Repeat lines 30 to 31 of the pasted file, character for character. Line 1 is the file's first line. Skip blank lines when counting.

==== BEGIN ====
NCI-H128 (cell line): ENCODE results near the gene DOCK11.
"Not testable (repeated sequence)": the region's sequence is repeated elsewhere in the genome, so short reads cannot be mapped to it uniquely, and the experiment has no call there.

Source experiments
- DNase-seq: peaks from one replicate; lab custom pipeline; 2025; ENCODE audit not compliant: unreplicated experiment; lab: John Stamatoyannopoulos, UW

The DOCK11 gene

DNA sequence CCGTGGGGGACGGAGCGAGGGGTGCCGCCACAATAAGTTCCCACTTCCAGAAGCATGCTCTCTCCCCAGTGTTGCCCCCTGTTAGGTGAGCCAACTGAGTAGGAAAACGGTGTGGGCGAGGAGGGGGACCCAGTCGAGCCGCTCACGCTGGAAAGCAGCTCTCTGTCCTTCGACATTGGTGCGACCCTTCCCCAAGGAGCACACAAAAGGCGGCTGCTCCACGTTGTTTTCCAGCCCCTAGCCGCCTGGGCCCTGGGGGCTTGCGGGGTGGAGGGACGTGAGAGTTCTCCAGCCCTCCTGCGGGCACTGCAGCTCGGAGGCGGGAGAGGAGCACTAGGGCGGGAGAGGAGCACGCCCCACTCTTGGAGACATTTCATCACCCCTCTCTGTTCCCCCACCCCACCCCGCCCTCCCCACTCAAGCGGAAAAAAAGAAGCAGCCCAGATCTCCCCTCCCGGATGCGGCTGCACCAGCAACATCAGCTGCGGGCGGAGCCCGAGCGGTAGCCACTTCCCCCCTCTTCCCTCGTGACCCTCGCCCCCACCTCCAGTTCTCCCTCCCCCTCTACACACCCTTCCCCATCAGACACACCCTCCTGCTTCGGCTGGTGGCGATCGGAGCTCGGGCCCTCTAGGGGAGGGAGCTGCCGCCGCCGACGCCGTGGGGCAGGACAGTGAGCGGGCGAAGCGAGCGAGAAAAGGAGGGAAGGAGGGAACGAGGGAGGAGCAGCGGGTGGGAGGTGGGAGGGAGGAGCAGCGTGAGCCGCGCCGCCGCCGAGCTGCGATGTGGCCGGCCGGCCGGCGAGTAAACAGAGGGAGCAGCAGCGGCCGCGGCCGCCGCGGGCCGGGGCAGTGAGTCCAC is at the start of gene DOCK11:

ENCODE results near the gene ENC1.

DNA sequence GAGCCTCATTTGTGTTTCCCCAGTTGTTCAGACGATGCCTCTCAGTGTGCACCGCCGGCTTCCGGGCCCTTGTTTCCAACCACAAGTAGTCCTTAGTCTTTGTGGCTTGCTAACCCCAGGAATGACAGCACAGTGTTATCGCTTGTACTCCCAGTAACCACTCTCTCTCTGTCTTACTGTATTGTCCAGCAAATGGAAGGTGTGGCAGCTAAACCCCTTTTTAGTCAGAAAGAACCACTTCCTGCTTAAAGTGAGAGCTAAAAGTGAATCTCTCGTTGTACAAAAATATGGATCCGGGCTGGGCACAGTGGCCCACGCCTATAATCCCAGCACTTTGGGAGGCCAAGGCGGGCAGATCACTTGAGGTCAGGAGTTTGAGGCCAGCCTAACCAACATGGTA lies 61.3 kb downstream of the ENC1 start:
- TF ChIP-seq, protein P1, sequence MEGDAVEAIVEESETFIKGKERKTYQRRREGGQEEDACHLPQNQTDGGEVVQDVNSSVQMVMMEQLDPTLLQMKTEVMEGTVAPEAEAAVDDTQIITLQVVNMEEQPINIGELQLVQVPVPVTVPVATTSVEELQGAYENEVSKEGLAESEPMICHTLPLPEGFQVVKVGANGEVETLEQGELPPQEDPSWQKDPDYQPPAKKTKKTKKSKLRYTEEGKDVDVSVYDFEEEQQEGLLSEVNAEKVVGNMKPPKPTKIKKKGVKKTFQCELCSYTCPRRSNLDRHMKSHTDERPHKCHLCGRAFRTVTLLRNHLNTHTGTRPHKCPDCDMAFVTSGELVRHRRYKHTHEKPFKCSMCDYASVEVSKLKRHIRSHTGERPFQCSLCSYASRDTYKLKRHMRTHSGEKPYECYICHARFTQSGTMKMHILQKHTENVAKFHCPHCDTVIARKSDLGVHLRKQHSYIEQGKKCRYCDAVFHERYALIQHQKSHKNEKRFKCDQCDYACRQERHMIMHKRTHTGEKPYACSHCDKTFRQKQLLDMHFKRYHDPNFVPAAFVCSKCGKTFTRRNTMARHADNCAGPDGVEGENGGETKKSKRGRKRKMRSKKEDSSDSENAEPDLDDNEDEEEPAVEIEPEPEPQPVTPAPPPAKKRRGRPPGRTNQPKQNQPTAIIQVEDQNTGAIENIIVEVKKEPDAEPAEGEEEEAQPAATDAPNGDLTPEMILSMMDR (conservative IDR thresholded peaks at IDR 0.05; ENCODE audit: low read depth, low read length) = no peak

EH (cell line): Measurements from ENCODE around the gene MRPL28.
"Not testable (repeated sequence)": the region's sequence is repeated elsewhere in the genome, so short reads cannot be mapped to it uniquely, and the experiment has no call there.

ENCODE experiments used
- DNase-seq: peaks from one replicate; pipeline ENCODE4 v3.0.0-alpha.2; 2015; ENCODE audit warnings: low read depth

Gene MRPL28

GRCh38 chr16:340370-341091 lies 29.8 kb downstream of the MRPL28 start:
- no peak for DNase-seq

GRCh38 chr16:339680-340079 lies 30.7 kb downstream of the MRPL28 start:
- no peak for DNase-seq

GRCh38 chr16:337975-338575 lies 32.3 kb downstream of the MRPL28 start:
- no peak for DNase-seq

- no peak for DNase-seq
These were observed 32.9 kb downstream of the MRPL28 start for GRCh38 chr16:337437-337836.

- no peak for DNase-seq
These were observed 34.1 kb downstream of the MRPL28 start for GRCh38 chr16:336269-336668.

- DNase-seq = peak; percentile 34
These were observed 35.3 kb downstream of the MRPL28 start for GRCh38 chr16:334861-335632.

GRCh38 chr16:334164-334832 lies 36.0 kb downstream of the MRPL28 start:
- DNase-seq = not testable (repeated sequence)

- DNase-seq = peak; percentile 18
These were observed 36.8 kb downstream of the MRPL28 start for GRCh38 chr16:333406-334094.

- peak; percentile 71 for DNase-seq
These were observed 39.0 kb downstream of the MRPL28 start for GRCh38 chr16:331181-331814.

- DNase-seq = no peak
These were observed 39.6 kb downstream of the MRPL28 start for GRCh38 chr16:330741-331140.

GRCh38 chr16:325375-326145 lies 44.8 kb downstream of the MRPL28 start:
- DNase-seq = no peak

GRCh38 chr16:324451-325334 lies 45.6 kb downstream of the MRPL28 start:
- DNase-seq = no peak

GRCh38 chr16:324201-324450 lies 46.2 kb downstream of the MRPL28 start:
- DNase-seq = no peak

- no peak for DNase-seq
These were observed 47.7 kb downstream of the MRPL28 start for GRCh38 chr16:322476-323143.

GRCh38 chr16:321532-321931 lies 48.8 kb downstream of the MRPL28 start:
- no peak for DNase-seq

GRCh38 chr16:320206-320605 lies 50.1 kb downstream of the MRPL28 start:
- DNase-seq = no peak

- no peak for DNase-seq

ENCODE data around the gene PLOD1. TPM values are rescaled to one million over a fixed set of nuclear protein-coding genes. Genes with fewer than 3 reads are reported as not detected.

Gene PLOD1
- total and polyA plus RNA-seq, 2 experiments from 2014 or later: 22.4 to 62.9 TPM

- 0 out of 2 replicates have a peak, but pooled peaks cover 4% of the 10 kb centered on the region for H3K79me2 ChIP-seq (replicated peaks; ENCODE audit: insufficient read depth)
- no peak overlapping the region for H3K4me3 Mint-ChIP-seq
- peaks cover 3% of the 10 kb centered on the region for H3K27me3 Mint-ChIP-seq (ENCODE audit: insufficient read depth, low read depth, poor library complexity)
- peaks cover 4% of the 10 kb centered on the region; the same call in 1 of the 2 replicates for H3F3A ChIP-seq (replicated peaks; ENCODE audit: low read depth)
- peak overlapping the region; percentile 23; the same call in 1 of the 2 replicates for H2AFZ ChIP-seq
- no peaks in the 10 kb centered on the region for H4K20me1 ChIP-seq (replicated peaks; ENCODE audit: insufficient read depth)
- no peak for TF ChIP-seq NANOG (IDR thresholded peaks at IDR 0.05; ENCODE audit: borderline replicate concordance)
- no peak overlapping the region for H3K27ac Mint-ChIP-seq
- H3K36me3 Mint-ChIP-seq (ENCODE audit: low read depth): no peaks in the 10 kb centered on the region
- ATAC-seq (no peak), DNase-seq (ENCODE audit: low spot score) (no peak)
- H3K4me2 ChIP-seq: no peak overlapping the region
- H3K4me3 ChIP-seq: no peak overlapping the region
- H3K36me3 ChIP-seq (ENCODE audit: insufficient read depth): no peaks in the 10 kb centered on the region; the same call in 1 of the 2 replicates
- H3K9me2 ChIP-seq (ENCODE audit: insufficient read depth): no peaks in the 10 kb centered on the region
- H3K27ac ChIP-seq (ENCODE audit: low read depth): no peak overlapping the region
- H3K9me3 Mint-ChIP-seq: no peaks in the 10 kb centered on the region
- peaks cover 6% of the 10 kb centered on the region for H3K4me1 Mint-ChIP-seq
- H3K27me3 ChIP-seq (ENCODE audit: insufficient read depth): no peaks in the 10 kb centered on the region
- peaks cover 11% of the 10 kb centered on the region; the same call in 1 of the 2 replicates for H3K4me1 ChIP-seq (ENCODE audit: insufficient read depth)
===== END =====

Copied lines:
These were observed 36.8 kb downstream of the MRPL28 start for GRCh38 chr16:333406-334094.

- peak; percentile 71 for DNase-seq